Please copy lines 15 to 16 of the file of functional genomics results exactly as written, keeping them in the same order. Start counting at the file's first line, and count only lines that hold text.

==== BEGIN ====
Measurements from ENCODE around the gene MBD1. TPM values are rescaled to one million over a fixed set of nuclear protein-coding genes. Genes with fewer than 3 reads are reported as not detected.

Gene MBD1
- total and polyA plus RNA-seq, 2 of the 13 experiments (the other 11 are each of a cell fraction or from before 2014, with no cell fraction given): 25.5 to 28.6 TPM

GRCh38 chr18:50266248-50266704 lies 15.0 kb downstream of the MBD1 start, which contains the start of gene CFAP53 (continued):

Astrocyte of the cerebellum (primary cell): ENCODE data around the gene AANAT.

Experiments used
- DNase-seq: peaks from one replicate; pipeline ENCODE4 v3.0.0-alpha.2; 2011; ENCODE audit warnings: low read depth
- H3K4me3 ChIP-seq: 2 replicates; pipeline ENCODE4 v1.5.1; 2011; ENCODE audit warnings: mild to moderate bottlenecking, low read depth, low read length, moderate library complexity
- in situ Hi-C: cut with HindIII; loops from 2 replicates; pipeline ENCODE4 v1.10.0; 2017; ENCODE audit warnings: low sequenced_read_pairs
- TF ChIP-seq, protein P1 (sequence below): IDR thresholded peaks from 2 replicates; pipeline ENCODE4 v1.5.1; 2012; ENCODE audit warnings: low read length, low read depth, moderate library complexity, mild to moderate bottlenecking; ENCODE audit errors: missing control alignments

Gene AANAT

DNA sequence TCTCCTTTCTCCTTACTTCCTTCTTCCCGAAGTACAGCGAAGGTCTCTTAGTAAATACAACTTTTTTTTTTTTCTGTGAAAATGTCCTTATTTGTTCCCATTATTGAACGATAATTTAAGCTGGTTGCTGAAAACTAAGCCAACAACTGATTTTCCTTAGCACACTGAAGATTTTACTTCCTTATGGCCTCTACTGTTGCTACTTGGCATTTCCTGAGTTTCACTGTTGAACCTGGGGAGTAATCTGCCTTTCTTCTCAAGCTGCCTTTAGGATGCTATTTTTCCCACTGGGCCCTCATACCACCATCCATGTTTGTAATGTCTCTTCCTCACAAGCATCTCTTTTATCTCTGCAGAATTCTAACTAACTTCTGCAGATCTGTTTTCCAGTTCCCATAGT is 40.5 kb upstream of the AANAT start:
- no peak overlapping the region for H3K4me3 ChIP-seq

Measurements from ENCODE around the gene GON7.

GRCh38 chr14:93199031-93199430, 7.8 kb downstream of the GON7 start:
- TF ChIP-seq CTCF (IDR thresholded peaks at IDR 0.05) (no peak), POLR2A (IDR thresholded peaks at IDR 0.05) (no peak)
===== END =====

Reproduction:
GRCh38 chr14:93199031-93199430, 7.8 kb downstream of the GON7 start:
- TF ChIP-seq CTCF (IDR thresholded peaks at IDR 0.05) (no peak), POLR2A (IDR thresholded peaks at IDR 0.05) (no peak)